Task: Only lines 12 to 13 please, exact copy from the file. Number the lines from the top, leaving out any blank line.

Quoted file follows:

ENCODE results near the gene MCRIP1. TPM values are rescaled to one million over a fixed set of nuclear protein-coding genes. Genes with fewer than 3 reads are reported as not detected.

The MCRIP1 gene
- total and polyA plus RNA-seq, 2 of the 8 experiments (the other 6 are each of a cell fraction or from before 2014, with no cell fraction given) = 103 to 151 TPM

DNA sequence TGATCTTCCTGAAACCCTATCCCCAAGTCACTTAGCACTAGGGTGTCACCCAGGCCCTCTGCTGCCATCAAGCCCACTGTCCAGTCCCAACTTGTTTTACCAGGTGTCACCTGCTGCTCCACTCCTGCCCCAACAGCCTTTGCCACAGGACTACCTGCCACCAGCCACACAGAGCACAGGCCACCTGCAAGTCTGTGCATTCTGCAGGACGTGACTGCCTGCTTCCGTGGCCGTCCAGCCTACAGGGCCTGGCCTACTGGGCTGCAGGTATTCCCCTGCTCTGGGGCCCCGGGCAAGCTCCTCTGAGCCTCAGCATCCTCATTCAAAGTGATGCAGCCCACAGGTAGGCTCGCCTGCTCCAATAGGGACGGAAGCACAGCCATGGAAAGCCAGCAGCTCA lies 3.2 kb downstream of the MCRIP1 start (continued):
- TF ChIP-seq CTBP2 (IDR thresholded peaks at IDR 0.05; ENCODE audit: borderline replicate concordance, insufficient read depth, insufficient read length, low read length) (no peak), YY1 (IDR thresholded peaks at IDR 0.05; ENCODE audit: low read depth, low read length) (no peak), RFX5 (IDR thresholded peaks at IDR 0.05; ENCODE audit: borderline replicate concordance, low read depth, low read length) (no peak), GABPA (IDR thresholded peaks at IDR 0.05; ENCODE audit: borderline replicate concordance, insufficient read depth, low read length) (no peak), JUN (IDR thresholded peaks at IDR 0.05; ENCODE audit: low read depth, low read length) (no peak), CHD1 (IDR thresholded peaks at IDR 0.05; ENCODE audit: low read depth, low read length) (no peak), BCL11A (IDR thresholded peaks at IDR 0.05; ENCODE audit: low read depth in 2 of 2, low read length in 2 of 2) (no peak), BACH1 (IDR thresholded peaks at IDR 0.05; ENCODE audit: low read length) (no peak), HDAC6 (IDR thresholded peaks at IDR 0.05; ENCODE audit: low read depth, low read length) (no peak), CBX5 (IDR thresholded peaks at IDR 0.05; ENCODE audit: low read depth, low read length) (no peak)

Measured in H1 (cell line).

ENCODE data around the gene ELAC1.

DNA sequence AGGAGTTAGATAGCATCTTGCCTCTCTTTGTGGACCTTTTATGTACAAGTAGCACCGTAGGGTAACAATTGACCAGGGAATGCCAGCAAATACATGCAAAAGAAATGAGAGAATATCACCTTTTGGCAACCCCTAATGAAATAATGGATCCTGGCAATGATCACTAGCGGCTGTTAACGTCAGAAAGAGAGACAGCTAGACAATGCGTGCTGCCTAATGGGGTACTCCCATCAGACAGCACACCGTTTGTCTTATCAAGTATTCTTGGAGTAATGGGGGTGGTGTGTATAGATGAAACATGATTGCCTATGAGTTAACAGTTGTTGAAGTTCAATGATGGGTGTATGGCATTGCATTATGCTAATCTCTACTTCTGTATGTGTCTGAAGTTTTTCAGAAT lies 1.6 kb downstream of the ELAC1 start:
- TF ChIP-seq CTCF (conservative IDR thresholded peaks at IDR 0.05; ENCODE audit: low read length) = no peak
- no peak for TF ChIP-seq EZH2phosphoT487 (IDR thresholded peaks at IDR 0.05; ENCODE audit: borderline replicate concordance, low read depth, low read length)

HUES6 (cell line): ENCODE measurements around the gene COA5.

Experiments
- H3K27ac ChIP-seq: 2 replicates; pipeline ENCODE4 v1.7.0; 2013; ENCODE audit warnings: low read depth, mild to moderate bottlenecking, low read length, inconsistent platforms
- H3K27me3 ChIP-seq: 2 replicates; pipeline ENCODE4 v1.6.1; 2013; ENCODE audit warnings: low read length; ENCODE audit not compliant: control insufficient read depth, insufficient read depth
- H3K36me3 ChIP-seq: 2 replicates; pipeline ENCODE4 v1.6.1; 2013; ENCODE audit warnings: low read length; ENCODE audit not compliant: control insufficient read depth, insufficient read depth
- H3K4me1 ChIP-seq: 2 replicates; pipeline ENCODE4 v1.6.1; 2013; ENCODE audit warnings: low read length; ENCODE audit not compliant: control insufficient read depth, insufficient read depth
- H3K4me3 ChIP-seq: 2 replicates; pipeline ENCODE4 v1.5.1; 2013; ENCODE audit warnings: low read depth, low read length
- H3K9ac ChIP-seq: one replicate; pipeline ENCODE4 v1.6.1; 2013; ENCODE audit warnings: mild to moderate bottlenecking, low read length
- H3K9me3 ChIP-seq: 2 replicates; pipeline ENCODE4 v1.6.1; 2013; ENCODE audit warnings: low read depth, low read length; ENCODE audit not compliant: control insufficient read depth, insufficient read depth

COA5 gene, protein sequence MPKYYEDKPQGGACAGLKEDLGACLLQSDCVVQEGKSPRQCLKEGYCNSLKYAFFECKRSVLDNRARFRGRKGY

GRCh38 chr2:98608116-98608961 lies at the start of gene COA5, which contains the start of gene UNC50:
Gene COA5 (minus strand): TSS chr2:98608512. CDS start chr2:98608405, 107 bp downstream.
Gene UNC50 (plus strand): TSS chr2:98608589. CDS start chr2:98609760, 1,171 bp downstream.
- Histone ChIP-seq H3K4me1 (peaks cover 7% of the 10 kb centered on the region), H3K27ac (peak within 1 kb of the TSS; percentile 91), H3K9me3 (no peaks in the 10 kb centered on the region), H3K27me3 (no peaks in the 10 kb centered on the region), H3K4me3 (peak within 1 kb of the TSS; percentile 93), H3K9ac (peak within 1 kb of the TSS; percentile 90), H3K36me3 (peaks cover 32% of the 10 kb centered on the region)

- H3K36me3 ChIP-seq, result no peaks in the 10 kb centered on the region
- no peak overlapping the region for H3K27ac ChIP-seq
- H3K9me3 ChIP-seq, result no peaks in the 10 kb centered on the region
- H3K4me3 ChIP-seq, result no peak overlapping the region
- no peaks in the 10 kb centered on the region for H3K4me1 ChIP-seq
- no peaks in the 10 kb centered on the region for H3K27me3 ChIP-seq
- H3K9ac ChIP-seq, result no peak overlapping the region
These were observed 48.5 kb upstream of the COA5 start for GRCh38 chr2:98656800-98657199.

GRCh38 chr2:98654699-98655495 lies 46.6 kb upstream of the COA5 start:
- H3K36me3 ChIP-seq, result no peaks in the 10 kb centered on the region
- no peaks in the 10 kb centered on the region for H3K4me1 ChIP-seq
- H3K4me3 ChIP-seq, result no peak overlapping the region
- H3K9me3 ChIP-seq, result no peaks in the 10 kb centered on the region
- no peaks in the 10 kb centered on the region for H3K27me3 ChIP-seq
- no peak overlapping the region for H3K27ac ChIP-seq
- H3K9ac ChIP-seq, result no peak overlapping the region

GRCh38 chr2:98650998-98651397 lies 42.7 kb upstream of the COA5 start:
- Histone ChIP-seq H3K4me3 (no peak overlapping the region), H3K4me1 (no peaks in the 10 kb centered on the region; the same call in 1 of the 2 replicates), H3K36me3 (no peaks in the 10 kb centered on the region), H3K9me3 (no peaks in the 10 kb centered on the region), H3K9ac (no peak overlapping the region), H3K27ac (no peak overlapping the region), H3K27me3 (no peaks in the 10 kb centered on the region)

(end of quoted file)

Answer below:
Experiments
- H3K27ac ChIP-seq: 2 replicates; pipeline ENCODE4 v1.7.0; 2013; ENCODE audit warnings: low read depth, mild to moderate bottlenecking, low read length, inconsistent platforms